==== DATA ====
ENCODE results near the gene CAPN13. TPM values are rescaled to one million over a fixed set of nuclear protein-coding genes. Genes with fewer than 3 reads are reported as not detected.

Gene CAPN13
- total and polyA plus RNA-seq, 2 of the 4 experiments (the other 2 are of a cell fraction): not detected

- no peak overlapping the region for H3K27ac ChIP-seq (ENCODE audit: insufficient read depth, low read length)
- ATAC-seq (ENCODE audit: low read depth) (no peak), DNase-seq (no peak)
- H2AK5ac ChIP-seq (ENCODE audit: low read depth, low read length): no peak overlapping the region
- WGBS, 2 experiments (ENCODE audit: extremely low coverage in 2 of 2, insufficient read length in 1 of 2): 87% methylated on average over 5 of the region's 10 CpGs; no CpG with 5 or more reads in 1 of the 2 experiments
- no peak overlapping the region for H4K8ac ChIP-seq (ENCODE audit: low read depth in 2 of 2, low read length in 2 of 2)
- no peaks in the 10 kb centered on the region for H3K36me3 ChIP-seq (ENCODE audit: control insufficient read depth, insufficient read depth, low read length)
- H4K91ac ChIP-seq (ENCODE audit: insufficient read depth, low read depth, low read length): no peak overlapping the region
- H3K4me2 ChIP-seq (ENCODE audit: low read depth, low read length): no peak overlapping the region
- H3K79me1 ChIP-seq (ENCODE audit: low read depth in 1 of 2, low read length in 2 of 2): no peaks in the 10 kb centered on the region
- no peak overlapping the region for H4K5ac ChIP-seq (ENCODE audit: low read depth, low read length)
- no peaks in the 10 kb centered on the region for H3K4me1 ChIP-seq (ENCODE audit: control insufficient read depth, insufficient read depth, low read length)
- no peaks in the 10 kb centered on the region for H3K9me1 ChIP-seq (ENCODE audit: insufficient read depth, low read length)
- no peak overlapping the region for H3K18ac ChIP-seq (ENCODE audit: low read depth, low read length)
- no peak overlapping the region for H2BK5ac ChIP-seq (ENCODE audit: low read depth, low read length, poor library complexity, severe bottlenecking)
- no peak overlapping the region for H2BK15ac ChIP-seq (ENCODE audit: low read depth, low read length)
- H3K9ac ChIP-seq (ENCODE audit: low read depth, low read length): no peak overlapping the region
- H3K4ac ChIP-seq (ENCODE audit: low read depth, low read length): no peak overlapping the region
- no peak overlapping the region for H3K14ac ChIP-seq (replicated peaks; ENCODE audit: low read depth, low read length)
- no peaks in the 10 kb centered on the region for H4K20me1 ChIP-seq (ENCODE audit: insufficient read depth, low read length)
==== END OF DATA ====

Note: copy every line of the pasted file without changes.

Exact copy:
ENCODE results near the gene CAPN13. TPM values are rescaled to one million over a fixed set of nuclear protein-coding genes. Genes with fewer than 3 reads are reported as not detected.

Gene CAPN13
- total and polyA plus RNA-seq, 2 of the 4 experiments (the other 2 are of a cell fraction): not detected

- no peak overlapping the region for H3K27ac ChIP-seq (ENCODE audit: insufficient read depth, low read length)
- ATAC-seq (ENCODE audit: low read depth) (no peak), DNase-seq (no peak)
- H2AK5ac ChIP-seq (ENCODE audit: low read depth, low read length): no peak overlapping the region
- WGBS, 2 experiments (ENCODE audit: extremely low coverage in 2 of 2, insufficient read length in 1 of 2): 87% methylated on average over 5 of the region's 10 CpGs; no CpG with 5 or more reads in 1 of the 2 experiments
- no peak overlapping the region for H4K8ac ChIP-seq (ENCODE audit: low read depth in 2 of 2, low read length in 2 of 2)
- no peaks in the 10 kb centered on the region for H3K36me3 ChIP-seq (ENCODE audit: control insufficient read depth, insufficient read depth, low read length)
- H4K91ac ChIP-seq (ENCODE audit: insufficient read depth, low read depth, low read length): no peak overlapping the region
- H3K4me2 ChIP-seq (ENCODE audit: low read depth, low read length): no peak overlapping the region
- H3K79me1 ChIP-seq (ENCODE audit: low read depth in 1 of 2, low read length in 2 of 2): no peaks in the 10 kb centered on the region
- no peak overlapping the region for H4K5ac ChIP-seq (ENCODE audit: low read depth, low read length)
- no peaks in the 10 kb centered on the region for H3K4me1 ChIP-seq (ENCODE audit: control insufficient read depth, insufficient read depth, low read length)
- no peaks in the 10 kb centered on the region for H3K9me1 ChIP-seq (ENCODE audit: insufficient read depth, low read length)
- no peak overlapping the region for H3K18ac ChIP-seq (ENCODE audit: low read depth, low read length)
- no peak overlapping the region for H2BK5ac ChIP-seq (ENCODE audit: low read depth, low read length, poor library complexity, severe bottlenecking)
- no peak overlapping the region for H2BK15ac ChIP-seq (ENCODE audit: low read depth, low read length)
- H3K9ac ChIP-seq (ENCODE audit: low read depth, low read length): no peak overlapping the region
- H3K4ac ChIP-seq (ENCODE audit: low read depth, low read length): no peak overlapping the region
- no peak overlapping the region for H3K14ac ChIP-seq (replicated peaks; ENCODE audit: low read depth, low read length)
- no peaks in the 10 kb centered on the region for H4K20me1 ChIP-seq (ENCODE audit: insufficient read depth, low read length)